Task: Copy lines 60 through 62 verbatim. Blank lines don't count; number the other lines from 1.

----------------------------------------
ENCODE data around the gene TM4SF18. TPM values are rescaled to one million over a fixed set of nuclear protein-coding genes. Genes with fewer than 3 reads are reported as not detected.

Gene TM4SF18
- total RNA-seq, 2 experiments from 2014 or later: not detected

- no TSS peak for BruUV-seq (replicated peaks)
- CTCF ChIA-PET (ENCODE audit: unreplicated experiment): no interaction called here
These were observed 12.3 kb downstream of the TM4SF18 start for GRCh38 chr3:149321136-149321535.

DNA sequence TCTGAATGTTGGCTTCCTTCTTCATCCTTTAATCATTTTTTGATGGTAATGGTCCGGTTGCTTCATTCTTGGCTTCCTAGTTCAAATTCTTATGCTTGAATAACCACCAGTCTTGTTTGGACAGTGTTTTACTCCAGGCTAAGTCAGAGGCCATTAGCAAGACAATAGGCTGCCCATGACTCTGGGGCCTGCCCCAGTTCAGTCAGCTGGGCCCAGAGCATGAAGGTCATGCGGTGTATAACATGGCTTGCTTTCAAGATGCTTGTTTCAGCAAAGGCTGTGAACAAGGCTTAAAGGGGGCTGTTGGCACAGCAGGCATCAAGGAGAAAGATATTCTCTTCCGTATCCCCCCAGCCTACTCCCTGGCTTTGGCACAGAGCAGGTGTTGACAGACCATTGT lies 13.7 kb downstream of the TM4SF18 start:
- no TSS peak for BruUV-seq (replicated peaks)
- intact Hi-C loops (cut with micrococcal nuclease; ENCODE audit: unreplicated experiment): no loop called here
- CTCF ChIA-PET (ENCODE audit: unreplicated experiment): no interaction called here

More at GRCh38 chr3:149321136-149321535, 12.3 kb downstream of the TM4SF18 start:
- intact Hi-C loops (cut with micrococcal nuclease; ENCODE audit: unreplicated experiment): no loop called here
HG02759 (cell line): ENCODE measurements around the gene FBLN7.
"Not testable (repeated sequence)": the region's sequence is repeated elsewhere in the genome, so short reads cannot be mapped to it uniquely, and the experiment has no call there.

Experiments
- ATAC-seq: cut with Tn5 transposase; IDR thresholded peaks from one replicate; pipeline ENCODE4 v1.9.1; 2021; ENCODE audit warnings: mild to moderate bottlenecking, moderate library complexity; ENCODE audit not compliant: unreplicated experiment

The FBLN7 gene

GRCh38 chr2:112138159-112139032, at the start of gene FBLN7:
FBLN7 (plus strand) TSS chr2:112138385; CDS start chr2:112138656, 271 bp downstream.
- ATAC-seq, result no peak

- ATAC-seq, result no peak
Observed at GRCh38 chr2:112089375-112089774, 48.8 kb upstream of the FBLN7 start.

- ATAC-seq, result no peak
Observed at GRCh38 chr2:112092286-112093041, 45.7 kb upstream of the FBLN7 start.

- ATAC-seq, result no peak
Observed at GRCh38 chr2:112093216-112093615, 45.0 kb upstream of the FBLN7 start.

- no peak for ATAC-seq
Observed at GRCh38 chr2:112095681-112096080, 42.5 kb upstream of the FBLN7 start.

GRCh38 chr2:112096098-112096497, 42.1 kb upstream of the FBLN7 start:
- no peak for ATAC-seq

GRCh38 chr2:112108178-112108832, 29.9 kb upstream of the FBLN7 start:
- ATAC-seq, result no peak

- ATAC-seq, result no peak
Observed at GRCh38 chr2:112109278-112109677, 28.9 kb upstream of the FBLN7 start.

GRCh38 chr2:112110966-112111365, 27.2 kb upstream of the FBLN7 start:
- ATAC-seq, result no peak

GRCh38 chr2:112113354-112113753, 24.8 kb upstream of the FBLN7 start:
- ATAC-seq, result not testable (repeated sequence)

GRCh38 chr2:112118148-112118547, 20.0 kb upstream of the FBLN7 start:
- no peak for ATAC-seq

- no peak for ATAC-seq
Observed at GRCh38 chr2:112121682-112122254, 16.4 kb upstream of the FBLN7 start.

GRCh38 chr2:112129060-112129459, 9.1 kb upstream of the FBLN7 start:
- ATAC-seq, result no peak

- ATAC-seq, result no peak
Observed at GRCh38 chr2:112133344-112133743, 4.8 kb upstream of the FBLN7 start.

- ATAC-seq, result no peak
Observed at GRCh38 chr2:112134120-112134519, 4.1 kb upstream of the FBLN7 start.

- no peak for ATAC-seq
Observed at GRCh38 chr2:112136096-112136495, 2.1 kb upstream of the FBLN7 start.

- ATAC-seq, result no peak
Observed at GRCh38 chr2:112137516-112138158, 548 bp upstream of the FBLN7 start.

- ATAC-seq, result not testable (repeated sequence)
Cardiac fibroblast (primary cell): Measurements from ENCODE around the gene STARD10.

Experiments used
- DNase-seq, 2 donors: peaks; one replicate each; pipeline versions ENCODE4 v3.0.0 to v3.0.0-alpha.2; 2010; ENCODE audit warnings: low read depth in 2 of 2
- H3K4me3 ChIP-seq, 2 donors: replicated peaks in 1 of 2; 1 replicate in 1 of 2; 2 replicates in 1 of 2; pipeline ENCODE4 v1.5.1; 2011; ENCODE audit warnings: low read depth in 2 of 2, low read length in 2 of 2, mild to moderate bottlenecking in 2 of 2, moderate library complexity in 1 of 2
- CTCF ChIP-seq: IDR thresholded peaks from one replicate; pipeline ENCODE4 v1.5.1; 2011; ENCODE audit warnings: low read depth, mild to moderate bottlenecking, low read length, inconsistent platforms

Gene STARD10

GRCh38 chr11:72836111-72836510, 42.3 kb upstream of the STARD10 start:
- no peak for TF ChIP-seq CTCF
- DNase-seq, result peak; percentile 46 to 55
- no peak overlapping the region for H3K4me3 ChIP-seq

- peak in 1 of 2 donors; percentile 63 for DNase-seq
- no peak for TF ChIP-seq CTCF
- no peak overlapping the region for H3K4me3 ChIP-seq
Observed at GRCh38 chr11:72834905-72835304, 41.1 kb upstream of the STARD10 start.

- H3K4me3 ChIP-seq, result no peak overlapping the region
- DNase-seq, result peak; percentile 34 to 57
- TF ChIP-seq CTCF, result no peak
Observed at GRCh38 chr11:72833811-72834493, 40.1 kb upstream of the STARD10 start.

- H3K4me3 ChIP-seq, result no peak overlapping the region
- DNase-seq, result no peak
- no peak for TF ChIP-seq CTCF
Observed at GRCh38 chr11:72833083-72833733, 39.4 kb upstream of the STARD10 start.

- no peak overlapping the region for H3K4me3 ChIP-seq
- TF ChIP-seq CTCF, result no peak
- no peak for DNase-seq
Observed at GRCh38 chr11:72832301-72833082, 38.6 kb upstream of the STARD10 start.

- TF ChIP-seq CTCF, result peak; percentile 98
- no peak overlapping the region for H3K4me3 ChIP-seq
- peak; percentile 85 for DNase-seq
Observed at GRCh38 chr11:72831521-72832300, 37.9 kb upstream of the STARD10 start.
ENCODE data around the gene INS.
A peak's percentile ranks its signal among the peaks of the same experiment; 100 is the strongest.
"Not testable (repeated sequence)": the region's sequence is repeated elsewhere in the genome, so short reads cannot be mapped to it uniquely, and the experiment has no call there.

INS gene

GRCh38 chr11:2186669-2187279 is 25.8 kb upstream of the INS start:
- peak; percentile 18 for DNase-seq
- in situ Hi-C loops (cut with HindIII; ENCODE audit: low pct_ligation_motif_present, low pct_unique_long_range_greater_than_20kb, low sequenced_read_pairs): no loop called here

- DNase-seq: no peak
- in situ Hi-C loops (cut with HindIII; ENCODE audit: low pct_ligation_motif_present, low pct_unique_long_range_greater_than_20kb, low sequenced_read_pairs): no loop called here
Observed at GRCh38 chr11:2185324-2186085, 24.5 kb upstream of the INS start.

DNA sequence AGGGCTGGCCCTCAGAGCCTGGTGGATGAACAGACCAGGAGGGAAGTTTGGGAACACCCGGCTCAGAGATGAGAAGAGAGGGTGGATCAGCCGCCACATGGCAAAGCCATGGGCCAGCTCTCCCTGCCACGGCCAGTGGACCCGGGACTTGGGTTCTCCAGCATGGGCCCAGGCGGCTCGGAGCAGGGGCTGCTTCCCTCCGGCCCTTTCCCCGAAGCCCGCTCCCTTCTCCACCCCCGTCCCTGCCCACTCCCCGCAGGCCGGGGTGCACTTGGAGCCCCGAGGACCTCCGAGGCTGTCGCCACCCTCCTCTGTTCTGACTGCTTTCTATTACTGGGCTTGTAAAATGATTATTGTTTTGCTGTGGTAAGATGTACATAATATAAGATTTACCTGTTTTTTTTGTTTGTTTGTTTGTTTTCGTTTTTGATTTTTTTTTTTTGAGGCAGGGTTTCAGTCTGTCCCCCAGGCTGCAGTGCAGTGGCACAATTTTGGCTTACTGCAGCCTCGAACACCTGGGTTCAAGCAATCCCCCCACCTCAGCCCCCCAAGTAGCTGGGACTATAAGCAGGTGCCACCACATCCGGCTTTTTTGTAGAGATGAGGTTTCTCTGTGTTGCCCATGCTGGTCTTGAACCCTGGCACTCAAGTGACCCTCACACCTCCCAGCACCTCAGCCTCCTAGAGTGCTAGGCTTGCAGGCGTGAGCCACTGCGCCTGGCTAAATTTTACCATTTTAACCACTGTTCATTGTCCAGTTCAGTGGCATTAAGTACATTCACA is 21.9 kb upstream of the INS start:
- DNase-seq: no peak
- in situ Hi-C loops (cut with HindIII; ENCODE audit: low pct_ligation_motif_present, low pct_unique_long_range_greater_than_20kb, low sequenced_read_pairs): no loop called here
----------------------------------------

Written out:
GRCh38 chr11:72836111-72836510, 42.3 kb upstream of the STARD10 start:
- no peak for TF ChIP-seq CTCF
- DNase-seq, result peak; percentile 46 to 55